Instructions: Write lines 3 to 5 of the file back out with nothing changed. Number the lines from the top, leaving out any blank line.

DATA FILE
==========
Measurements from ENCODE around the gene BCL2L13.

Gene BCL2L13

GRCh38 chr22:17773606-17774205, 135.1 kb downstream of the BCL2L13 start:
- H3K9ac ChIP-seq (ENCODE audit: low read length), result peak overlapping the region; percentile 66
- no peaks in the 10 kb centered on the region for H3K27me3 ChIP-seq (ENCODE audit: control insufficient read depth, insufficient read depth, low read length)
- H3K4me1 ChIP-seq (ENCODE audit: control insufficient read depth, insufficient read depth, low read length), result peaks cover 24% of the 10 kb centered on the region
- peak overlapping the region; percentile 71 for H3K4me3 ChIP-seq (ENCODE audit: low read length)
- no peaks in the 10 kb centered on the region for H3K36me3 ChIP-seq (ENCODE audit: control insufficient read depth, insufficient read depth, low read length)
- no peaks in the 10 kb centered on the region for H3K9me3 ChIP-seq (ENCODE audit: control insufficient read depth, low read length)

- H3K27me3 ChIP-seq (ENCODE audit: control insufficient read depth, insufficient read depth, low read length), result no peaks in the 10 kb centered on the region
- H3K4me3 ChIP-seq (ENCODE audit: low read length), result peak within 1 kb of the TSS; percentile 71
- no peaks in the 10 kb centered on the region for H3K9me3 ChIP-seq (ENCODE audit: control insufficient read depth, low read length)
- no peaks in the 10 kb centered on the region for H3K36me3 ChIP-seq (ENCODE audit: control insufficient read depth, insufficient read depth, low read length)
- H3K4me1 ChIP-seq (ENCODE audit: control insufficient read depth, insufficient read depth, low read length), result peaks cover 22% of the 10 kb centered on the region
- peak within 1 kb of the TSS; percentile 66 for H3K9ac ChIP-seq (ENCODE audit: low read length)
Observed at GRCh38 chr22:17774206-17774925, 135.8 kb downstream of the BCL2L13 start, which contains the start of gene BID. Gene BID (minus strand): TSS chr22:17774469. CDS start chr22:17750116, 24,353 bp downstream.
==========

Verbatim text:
GRCh38 chr22:17773606-17774205, 135.1 kb downstream of the BCL2L13 start:
- H3K9ac ChIP-seq (ENCODE audit: low read length), result peak overlapping the region; percentile 66
- no peaks in the 10 kb centered on the region for H3K27me3 ChIP-seq (ENCODE audit: control insufficient read depth, insufficient read depth, low read length)